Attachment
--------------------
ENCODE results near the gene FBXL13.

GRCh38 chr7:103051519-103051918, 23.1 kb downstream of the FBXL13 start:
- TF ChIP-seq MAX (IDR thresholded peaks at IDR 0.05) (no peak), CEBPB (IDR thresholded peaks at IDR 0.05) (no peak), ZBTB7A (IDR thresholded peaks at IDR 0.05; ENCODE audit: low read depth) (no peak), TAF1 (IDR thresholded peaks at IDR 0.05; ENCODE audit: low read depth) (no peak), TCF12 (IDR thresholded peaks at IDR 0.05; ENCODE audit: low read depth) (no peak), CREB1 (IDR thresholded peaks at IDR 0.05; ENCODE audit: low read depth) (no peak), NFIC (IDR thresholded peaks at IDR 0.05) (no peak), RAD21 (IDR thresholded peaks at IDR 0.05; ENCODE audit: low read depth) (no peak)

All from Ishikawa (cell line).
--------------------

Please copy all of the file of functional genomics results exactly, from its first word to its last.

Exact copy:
ENCODE results near the gene FBXL13.

GRCh38 chr7:103051519-103051918, 23.1 kb downstream of the FBXL13 start:
- TF ChIP-seq MAX (IDR thresholded peaks at IDR 0.05) (no peak), CEBPB (IDR thresholded peaks at IDR 0.05) (no peak), ZBTB7A (IDR thresholded peaks at IDR 0.05; ENCODE audit: low read depth) (no peak), TAF1 (IDR thresholded peaks at IDR 0.05; ENCODE audit: low read depth) (no peak), TCF12 (IDR thresholded peaks at IDR 0.05; ENCODE audit: low read depth) (no peak), CREB1 (IDR thresholded peaks at IDR 0.05; ENCODE audit: low read depth) (no peak), NFIC (IDR thresholded peaks at IDR 0.05) (no peak), RAD21 (IDR thresholded peaks at IDR 0.05; ENCODE audit: low read depth) (no peak)

All from Ishikawa (cell line).